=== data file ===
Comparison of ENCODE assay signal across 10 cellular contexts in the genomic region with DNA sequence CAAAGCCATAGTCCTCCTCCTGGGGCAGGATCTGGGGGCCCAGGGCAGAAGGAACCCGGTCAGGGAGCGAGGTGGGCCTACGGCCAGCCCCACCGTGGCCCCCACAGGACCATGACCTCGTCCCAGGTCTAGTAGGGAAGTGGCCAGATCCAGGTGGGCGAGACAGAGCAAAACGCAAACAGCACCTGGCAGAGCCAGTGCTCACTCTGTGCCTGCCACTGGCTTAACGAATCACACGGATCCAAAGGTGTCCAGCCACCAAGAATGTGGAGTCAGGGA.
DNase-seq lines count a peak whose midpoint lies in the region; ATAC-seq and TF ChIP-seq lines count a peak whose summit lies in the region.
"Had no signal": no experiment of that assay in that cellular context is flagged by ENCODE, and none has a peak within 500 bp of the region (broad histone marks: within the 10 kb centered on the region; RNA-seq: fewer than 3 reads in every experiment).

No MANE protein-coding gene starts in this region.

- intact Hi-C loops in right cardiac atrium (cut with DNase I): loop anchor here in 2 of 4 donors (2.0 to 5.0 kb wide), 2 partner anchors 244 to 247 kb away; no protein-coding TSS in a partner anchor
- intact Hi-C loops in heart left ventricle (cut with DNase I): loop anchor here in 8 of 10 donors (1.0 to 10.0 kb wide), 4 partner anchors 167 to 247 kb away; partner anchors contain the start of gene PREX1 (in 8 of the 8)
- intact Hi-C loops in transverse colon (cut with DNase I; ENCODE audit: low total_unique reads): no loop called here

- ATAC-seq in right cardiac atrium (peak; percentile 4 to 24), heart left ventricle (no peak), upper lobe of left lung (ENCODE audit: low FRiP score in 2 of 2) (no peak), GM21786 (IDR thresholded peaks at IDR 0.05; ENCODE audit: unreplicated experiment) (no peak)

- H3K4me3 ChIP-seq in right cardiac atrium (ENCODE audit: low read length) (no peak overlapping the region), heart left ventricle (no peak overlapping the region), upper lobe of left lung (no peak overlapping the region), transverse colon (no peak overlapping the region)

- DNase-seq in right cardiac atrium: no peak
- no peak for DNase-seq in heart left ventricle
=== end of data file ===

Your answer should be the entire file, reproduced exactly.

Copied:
Comparison of ENCODE assay signal across 10 cellular contexts in the genomic region with DNA sequence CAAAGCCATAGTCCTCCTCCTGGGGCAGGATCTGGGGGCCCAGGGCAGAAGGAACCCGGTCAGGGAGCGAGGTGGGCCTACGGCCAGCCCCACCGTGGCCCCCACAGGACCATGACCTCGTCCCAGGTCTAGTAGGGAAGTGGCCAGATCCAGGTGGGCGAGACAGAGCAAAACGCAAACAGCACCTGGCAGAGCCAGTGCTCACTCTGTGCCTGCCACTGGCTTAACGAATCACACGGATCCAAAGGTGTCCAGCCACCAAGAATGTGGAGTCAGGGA.
DNase-seq lines count a peak whose midpoint lies in the region; ATAC-seq and TF ChIP-seq lines count a peak whose summit lies in the region.
"Had no signal": no experiment of that assay in that cellular context is flagged by ENCODE, and none has a peak within 500 bp of the region (broad histone marks: within the 10 kb centered on the region; RNA-seq: fewer than 3 reads in every experiment).

No MANE protein-coding gene starts in this region.

- intact Hi-C loops in right cardiac atrium (cut with DNase I): loop anchor here in 2 of 4 donors (2.0 to 5.0 kb wide), 2 partner anchors 244 to 247 kb away; no protein-coding TSS in a partner anchor
- intact Hi-C loops in heart left ventricle (cut with DNase I): loop anchor here in 8 of 10 donors (1.0 to 10.0 kb wide), 4 partner anchors 167 to 247 kb away; partner anchors contain the start of gene PREX1 (in 8 of the 8)
- intact Hi-C loops in transverse colon (cut with DNase I; ENCODE audit: low total_unique reads): no loop called here

- ATAC-seq in right cardiac atrium (peak; percentile 4 to 24), heart left ventricle (no peak), upper lobe of left lung (ENCODE audit: low FRiP score in 2 of 2) (no peak), GM21786 (IDR thresholded peaks at IDR 0.05; ENCODE audit: unreplicated experiment) (no peak)

- H3K4me3 ChIP-seq in right cardiac atrium (ENCODE audit: low read length) (no peak overlapping the region), heart left ventricle (no peak overlapping the region), upper lobe of left lung (no peak overlapping the region), transverse colon (no peak overlapping the region)

- DNase-seq in right cardiac atrium: no peak
- no peak for DNase-seq in heart left ventricle